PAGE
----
Westport Writers’ Rendezvous – April update

First, a big thank you to the 20 or so people who showed up for the Westport Writers’ Rendezvous today. It turned out to be an interesting meeting, as always. Here are some of the highlights:

The current (May/June) issue of Poets and Writers has a section on writing contests, and they offer a free submissions tracker if you enter huge any of the contests. They’re also offering 25% off advertising rates if you advertise your book in the July/August issue. I only mention this, because I’d forgotten all about print advertising as a way of promoting a book…

Aninka has been going to a class with Tessa McGovern at the Fairfield County Writers’ Studio – Writing Your Novel to Prompts. She highly recommends it, since she’s getting help with the plot structure of her ongoing project, as well as getting back to her desk with new scenes to use in the novel.

Writing-Group

Penny Pearlman recommends an online editing tool you can find at ProWriting Aid.  You can try it for free, and it’s very interesting. Apparently my writing (or the bit they analyzed) was cliché free, but what they picked up on was my English way of expressing myself. It actually gives specifics, not just general observations.

As a corollary (and in order to blame someone else for my writing style), I turned to a website called I Write Like This site analyzes a passage of your work, and tells you whom you most resemble. Apparently I write like Cory Doctorow OR James Joyce. (I tried it twice because I wasn’t sure about the result.) So, Cory Doctorow is a Canadian-British writer, and James Joyce is, you know, James Joyce. It’s a flattering comparison, but I sincerely hope my writing is more comprehensible than Joyce’s. Neither of them is American, which I guess is what the analysis picked up on. Give it a shot here.

Jacque Masumian has just launched her website , and she did it herself using Weebly, which she found easy to use. The results are impressive – check Weebly out here.

Tricia Tierney, our Barnes and Noble angel (she lets us meet there) told us about an upcoming book signing by Betsy Lerner, author of The Bridge Ladies, and also a literary agent. It’s on May 14, at 3pm. If you come to hear her read and speak, don’t bring your manuscript – it might even get you blacklisted (I exaggerate, but you get it…). But she’s an interesting writer and has written several books, among them a book on the writing craft – The Forest for the Trees.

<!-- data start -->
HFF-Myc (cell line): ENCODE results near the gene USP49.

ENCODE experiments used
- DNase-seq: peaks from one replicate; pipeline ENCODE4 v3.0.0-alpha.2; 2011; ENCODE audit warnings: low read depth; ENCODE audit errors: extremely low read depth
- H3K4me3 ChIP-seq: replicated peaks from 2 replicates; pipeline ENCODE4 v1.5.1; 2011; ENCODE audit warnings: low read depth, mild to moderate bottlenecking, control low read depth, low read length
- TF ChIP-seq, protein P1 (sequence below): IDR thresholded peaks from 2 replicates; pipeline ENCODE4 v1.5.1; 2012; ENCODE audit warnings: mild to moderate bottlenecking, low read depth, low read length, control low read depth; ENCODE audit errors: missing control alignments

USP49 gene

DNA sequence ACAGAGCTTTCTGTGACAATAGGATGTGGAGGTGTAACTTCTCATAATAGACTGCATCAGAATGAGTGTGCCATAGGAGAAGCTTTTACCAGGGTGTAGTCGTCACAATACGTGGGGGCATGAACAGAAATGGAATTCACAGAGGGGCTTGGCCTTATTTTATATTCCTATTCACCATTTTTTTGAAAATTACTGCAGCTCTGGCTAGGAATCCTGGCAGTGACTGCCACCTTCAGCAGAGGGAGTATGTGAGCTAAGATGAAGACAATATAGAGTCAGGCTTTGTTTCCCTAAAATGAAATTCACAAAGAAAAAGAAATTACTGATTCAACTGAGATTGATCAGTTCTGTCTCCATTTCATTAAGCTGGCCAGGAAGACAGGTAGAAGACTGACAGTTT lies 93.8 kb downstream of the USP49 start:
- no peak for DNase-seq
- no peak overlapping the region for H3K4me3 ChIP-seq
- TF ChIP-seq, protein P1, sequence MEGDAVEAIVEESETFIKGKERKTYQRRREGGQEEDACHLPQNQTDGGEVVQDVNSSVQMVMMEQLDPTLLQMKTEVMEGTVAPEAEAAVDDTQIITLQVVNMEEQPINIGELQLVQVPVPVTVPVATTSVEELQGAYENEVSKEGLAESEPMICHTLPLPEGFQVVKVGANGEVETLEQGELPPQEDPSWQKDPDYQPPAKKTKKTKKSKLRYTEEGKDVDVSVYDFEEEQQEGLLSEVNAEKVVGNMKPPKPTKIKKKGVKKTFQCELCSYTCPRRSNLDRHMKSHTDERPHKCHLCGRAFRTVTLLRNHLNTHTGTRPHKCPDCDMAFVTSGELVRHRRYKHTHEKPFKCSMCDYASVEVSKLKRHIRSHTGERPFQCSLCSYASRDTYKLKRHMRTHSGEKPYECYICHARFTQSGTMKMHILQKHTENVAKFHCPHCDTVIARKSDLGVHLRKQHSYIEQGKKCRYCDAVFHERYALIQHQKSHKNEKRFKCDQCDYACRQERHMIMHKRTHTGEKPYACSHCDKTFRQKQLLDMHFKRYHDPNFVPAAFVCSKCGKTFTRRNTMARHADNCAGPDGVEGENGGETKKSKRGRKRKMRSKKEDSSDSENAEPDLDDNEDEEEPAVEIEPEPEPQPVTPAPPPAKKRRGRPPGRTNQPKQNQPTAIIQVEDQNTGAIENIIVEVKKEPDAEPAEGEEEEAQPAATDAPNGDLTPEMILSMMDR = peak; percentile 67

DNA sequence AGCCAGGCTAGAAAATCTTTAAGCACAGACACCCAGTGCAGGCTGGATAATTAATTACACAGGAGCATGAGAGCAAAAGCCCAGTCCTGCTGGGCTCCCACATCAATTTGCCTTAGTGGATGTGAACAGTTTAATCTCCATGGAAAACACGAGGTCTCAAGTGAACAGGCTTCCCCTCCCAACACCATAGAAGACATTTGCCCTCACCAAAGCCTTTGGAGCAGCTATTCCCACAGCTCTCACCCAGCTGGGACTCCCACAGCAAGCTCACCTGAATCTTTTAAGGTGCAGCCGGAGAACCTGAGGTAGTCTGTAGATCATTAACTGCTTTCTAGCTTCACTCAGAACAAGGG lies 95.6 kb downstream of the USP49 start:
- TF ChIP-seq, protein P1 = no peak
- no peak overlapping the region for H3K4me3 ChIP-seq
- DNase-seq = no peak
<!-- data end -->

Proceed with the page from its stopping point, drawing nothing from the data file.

Another bookish event is Connecticut Authors Reading Series 3, hosted by Sophronia Scott at the Cyrenius Booth Library in Newtown, CT on May 1st at 2pm. Free, and refreshments provided, so a really refreshing afternoon all round.

BTW, Sophronia and her son are featured in the Tribeca Film Festival success, Midsummer in Newtown – a great documentary with a lot of heart. Keep an eye out for it.

Byrd’s Books in Bethel hold a twice-monthly writing workshop hosted by Judith Marks-White. It runs on the first and third Sunday of the month at 3pm. Cost $20.

Upcoming events at the Fairfield County Writers’ Workshop include How to Get Published on April 30th, at 10am with Cynthia Manson (agent) and Caitlin Alexander (editor). More information here.

The same day, The Westport Writers’ Workshop has a session with Suzanne Hoover from 2-4 in the afternoon: Essentials for the Fiction Writer. And they are hosting an Open House on Monday, April 25th from 5.30-7.30pm. It’s a good way to find out what they have to offer.

We had recommendations form several members for books helpful to writers:

Mary Carroll Moore: Your Book Starts Here

Blake Snyder: Save the Cat (screenwriting)

John Truby: The Anatomy of Story

Finally – the deadline for submitting to Glimmer Train’s Fiction contest is April 30th.  There are two categories: Very Short Fiction (under 3000 words) and Fiction Open, bit with cash prizes. Every entry will be considered for publication and if chose, will be paid $700. Winners announced July 1st.

Enjoy the Spring, but don’t forget to write on…

 

 

 

Five key ingredients for a successful social media recipe

I first met Adair Heitmann at a friend’s book launch, but we’ve become closer friends online. That’s because she’s easy to find on Twitter, Linked in, Facebook and other social media. Having an unusual name helps (try Googling her.) She’s a creativity and wellness expert as well as an award-winning author, popular professional speaker, and a fine artist. She writes a regular blog for the Fairfield Writers as well as her own,  and gives regular workshops on how to use social media to promote your writing, so I asked her to write me a guest post on the subject:

 

Social Media has become a fact; any writer who wants to be taken seriously, be published, and stay published needs an online presence. Just as the basic ingredient for chocolate mousse is chocolate, it’s important for writers to use Social Media as a way to build their author platforms.

Social Media is also like chocolate mousse; if you’ve never tasted it, it’s hard to describe the velvety smooth texture or appreciate the rich bittersweet taste. I must confess I love chocolate mousse, and, full confession, I adore Social Media. However I think it’s easier to use Social Media then it is to make a good chocolate mousse.

As a writer, originally I was a snob, thinking that I was above the Social Media game. “My time should be spent writing,” I proclaimed, “not engaging in social networking trivia.” Then I tasted the power of Social Media and was hooked.